Core: noun, the most important part of a thing, the essence; from the Latin cor, meaning heart.

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 Volume 1.15 This View’s Poetry May 20, 2002 


    In the Valley of the Elwy    
         
   

I remember a house where all were good
  To me, God knows, deserving no such thing:
  Comforting smell breathed at very entering,
Fetched fresh, as I suppose, off some sweet wood.
That cordial air made those kind people a hood
  All over, as a bevy of eggs the mothering wing
  Will, or mild nights the new morsels of spring:
Why, it seemed of course; seemed of right it should.

Lovely the woods, waters, meadows, combes, vales,
All the air things wear that build this world of Wales;
  Only the inmate does not correspond:
God, lover of souls, swaying considerate scales,
Complete thy creature dear O where it fails,
  Being mighty a master, being a father and fond.

   
         
    Gerard Manley Hopkins (1844-1889)    
    Poems (1918) May 23, 1877
ed. Robert Bridges
   

    A Stein Song (From “Spring”)    
         
   

Give a rouse, then, in the Maytime
  For a life that knows no fear!
Turn night-time into daytime
  With the sunlight of good cheer!
      For it’s always fair weather
      When good fellows get together,
  With a stein on the table and a good song ringing clear.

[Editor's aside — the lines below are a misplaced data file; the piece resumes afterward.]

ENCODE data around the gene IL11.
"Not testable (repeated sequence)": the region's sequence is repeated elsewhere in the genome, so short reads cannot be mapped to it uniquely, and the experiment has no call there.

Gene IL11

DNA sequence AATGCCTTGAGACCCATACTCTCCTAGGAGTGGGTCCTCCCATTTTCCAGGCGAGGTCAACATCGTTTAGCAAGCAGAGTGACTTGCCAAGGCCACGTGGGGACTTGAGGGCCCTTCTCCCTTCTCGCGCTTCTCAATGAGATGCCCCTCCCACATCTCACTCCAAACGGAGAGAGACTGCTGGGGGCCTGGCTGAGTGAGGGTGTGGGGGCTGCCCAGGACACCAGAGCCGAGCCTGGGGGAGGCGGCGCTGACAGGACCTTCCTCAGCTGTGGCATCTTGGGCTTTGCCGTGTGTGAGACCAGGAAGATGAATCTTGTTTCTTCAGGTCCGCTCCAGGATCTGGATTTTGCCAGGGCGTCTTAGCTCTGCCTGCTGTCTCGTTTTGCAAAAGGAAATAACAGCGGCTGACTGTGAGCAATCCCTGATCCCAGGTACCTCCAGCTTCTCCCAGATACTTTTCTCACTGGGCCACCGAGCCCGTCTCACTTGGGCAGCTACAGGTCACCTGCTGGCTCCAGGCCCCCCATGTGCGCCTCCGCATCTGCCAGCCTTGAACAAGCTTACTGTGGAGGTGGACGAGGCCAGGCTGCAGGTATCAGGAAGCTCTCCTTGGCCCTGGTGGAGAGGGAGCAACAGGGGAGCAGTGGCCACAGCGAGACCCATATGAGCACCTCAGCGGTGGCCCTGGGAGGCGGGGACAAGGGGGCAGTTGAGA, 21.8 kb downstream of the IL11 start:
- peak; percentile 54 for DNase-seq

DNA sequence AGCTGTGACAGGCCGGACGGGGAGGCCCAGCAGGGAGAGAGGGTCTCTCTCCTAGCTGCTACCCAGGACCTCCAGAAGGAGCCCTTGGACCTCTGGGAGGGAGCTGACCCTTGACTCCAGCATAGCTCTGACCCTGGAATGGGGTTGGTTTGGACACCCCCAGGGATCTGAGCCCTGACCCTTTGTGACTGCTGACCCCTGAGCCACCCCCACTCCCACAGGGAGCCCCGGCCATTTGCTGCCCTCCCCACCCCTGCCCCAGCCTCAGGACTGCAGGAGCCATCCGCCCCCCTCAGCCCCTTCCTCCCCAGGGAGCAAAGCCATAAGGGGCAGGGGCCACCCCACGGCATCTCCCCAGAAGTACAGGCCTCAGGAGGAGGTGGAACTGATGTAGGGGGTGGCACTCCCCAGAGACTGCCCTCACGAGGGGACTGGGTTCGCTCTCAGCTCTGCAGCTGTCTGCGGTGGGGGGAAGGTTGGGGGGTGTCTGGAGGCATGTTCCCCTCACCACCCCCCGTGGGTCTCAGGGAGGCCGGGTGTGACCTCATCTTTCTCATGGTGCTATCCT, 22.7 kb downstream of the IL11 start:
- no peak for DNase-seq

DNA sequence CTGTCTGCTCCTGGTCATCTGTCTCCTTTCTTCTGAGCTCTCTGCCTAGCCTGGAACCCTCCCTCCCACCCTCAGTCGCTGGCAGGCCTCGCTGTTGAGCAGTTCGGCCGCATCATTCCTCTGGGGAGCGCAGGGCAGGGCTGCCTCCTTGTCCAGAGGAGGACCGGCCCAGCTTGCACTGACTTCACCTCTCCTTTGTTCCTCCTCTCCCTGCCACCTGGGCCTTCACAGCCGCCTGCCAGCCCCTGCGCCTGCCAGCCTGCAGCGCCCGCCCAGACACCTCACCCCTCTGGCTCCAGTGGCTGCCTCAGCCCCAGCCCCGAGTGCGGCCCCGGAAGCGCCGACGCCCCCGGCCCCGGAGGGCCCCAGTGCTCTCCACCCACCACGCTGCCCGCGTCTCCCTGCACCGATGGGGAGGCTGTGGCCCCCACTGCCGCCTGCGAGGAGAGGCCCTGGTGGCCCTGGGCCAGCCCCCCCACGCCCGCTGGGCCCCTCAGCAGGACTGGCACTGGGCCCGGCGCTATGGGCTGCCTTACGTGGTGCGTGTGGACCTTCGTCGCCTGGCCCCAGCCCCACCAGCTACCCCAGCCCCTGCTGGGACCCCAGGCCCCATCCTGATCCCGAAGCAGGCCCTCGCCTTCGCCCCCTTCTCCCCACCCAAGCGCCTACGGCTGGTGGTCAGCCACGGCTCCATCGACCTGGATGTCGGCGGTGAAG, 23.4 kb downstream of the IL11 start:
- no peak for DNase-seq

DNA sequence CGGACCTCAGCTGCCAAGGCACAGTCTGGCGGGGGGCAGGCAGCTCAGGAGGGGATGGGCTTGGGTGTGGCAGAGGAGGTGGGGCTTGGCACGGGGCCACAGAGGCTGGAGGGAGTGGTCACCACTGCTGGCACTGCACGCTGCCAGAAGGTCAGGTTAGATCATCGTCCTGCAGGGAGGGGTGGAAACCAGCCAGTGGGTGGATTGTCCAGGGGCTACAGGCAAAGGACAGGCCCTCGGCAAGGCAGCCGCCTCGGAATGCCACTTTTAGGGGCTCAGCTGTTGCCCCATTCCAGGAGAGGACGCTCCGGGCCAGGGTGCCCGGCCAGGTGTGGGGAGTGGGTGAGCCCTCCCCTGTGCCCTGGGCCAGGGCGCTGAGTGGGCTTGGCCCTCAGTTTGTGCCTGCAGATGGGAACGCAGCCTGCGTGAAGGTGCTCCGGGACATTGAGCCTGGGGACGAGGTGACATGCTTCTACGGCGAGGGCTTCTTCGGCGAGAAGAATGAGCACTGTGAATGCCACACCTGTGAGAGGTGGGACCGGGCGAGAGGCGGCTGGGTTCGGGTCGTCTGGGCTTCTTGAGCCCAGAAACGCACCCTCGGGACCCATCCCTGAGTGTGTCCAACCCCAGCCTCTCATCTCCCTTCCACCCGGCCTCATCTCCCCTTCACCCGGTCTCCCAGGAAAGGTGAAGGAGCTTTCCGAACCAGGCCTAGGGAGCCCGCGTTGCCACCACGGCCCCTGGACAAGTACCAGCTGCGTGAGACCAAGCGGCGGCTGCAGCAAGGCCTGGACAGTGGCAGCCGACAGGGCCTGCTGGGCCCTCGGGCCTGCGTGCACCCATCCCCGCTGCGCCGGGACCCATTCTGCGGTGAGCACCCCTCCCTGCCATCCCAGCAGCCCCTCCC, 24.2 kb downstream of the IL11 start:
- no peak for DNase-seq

When the wind comes up from Cuba,
  And the birds are on the wing,
And our hearts are patting juba
  To the banjo of the spring,
      Then it’s no wonder whether
      The boys will get together,
  With a stein on the table and a cheer for everything.

For we’re all frank-and-twenty
  When the spring is in the air;
And we’ve faith and hope a-plenty,
  And we’ve life and love to spare;
      And it’s birds of a feather
      When we all get together,
  With a stein on the table and a heart without a care.

For we know the world is glorious,
  And the goal a golden thing,
And that God is not censorious
  When his children have their fling;
      And life slips its tether
      When the boys get together,
  With a stein on the table in the fellowship of spring.

   
         
    Richard Hovey (1864–1900)    
    Modern American Poetry (1919) # 31
ed. Louis Untermeyer
   

    A Prayer in Spring    
         
   

Oh, give us pleasure in the flowers to-day;
And give us not to think so far away
As the uncertain harvest; keep us here
All simply in the springing of the year.

Oh, give us pleasure in the orchard white,
Like nothing else by day, like ghosts by night;
And make us happy in the happy bees,
The swarm dilating round the perfect trees.

And make us happy in the darting bird
That suddenly above the bees is heard,
The meteor that thrusts in with needle bill,
And off a blossom in mid air stands still.

For this is love and nothing else is love,
The which it is reserved for God above
To sanctify to what far ends He will,
But which it only needs that we fulfil.

   
         
    Robert Frost (1874-1963)    
    The Poetry of Robert Frost p. 12
ed. Edward Connery Lathem
   

    Triad    
         
    From the Silence of Time, Time’s Silence borrow.
In the heart of To-day is the word of To-morrow.
The Builders of Joy are the Children of Sorrow.
   
         
    William Sharp (1856-1902)    
    Oxford Book of English Mystical Verse p. 400    


 Volume 1.15 This View’s Poetry May 20, 2002 





The View from the Core, and all original material, © E. L. Core 2002. All rights reserved.

Cor ad cor loquitur J. H. Newman — “Heart speaks to heart”